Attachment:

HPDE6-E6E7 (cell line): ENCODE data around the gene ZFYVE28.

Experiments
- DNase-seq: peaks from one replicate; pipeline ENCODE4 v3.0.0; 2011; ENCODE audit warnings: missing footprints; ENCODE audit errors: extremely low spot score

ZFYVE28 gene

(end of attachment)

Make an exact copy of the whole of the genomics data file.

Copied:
HPDE6-E6E7 (cell line): ENCODE data around the gene ZFYVE28.

Experiments
- DNase-seq: peaks from one replicate; pipeline ENCODE4 v3.0.0; 2011; ENCODE audit warnings: missing footprints; ENCODE audit errors: extremely low spot score

ZFYVE28 gene